Omar Shakir, the Israel and Palestine Director of Human Rights Watch (HRW) was ordered to leave Israel because of his previous history as an advocate of Boycott, Divestment, and Sanctions (BDS). Although HRW does not take a position on BDS, they have found that “businesses that operate in the settlements benefit and contribute to serious violations of international law” and HRW has urged businesses to stop operating in the settlements. The threatened deportation of Shakir demonstrates “Israel’s growing intolerance to those who criticize its rights record”. HRW challenged Israel’s forced deportation order against Omar Shakir. arguing that it represents an attack on the organization and its human rights work. The Jerusalem District Court issued an injunction on May 23rd, temporarily halting the deportation order.
Human Rights Watch
Israeli leadership has shown an increasing intolerance of nonviolent protests anywhere in the occupied territories, echoing Maj. General Amos Gilad’s famous comment, “We don’t do Gandhi very well.” In April, Israeli security forces arrested Ayed Morrar, one of the symbols of the Palestinian popular struggle, along with his son, Ahmed, in an overnight raid on the West Bank village of Budrus.
Ahed Tamimi has been described as the “Rosa Parks of Palestine” by Amnesty International and Al-Jazeera.17-year-old Ahed has become an icon of popular resistance and the new face of a young, defiant Palestinian generation, while her imprisonment raises serious human rights concerns about the treatment of Palestinian children in Israeli military prisons.
Freedom of movement is a fundamental right which is routinely denied by the occupation. Access to healthcare is accordingly frustrated by this policy. Here is a mind-numbing list of checkpoints and forbidden roads in the West Bank, originally published in 2011 and updated in February 2018. Here is an illustrative map showing areas off-limits to Palestinians in the Jordan Valley.
Palestinian officials are holding Israeli authorities responsible for the death of 53-year-old Aziz Oweisat, who was pronounced dead on Sunday inside the Assaf Harofeh hospital in central Israel. While Israeli media reported that Oweisat, a resident of occupied East Jerusalem, died while being treated for a heart condition, the Palestinian Prisoner’s Society (PPS) claimed that he had suffered from a stroke on May 9th before being transferred to Assaf Harofeh hospital. It remained unclear why Oweisat was being held at the Ramla prison hospital when he allegedly suffered from a stroke. According to PPS, 216 prisoners have died in Israeli custody since 1967, 75 of whom were executed after detention, 72 died of torture, 62 of “medical neglect” and seven were “directly shot and killed by Israeli soldiers and guards inside jails and detention centers.”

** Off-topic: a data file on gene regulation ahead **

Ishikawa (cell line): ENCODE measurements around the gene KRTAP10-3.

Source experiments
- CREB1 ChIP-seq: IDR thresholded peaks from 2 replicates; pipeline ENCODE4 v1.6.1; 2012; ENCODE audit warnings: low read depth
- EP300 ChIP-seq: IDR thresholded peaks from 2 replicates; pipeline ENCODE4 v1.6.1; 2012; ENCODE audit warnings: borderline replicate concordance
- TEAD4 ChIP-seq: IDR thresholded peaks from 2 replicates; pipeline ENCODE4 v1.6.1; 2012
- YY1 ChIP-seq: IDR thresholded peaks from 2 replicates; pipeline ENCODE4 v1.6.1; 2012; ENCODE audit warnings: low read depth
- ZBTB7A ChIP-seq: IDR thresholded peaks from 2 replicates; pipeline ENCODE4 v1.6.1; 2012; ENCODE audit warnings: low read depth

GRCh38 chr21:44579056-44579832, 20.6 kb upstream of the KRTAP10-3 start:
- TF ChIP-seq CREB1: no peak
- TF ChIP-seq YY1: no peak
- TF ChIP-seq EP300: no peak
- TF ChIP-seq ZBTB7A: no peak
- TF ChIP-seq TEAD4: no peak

Ma’an News Agency
A report entitled “Health in Exile: Barriers to Health and Dignity of Palestinian Refugees in Lebanon” describes the dire circumstances and precarious nature of health care in refugee camps in Lebanon. As an example of the prevailing conditions, the report notes that while the average medical consultation in the UK is 10 minutes (already considered to be too short), in UNRWA clinics it lasts a mere two minutes and 45 seconds. The average doctor sees an astonishing 103 patients per day.
Medical Aid for Palestinians
In the spring of 2015, Canary Mission appeared with anonymous online attacks against individuals. It is a secretive political organization that uses its website to engage in defamatory attacks against college students who advocate for Palestinian rights and against organizations and faculty engaged with this issue. The Canary Mission’s goal is to target undergraduate and graduate students and untenured and contract faculty in order to harass them and to threaten their employment prospects. This is a threat to academic freedom and free speech rights reminiscent of the “Red Scare,” using bogus definitions of anti-Semitism and terrorism. The servers seem to be located in Israel.
Middle East Studies Association
The International Association of Relational Psychotherapists and Psychoanalysts has attempted to squelch the NYC meeting on mental health in Palestine that is planned during the June annual meetings according to a press release by USA Palestine Mental Health Network.
UK Palestine Mental Health Network